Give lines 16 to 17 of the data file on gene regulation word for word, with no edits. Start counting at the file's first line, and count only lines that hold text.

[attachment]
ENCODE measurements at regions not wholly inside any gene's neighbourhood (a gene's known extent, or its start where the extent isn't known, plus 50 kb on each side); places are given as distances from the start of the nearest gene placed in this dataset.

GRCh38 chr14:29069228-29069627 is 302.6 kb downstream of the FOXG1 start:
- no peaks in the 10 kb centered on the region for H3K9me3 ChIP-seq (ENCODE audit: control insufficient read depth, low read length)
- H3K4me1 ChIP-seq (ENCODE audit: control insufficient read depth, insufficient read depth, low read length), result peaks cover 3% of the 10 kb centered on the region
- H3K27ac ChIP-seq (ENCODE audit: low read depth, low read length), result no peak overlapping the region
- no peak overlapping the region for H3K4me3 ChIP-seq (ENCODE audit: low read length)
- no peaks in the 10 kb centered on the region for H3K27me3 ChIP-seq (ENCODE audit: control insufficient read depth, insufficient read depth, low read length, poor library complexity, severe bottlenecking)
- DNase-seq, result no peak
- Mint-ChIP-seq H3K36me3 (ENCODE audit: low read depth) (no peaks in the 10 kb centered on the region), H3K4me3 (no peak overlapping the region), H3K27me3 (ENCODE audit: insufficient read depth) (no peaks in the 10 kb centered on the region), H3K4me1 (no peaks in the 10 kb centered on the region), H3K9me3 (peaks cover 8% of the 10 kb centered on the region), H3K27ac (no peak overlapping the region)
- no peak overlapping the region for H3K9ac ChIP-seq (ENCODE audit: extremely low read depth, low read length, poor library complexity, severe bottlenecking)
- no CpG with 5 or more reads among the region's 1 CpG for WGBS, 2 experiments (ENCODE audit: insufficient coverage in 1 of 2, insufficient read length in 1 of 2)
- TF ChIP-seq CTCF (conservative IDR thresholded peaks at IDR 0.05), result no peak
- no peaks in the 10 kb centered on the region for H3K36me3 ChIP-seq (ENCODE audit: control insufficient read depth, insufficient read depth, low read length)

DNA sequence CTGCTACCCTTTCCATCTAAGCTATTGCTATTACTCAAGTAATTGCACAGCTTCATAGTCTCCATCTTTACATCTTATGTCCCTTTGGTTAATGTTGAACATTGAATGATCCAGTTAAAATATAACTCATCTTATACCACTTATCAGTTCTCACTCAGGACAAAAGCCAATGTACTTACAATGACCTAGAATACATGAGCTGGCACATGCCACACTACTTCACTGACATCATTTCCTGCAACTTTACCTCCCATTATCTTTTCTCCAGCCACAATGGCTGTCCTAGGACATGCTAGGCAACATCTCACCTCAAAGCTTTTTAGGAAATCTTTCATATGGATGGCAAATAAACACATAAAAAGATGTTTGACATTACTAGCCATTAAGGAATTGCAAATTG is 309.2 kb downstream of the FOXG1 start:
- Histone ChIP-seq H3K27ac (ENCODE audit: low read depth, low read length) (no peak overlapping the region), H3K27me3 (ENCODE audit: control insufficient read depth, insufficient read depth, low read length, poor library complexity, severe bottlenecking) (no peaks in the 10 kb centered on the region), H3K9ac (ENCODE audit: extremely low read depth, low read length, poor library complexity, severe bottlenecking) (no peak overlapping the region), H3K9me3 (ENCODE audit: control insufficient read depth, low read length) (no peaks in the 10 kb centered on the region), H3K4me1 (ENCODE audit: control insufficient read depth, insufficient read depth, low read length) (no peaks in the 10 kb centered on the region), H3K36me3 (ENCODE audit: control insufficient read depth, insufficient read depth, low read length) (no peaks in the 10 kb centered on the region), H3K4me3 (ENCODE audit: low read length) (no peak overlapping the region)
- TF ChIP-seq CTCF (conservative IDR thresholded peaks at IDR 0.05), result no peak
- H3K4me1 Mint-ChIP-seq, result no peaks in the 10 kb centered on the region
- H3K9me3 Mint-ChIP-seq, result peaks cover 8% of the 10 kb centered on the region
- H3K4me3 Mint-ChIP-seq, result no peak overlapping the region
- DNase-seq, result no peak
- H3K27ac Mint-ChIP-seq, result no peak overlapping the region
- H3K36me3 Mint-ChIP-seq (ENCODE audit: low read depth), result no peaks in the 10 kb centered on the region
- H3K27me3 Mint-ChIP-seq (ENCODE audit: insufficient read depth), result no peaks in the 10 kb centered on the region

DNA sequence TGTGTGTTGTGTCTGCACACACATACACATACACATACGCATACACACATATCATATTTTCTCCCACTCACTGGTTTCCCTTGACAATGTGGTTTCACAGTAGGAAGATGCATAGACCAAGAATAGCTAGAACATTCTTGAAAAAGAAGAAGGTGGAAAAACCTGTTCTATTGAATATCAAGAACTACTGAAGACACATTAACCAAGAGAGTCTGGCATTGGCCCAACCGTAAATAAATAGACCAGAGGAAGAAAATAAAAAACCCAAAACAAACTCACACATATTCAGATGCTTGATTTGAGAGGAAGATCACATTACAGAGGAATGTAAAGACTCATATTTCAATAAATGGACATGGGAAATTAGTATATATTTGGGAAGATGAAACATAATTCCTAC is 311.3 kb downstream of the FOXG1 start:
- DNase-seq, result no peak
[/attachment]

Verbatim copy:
- TF ChIP-seq CTCF (conservative IDR thresholded peaks at IDR 0.05), result no peak
- H3K4me1 Mint-ChIP-seq, result no peaks in the 10 kb centered on the region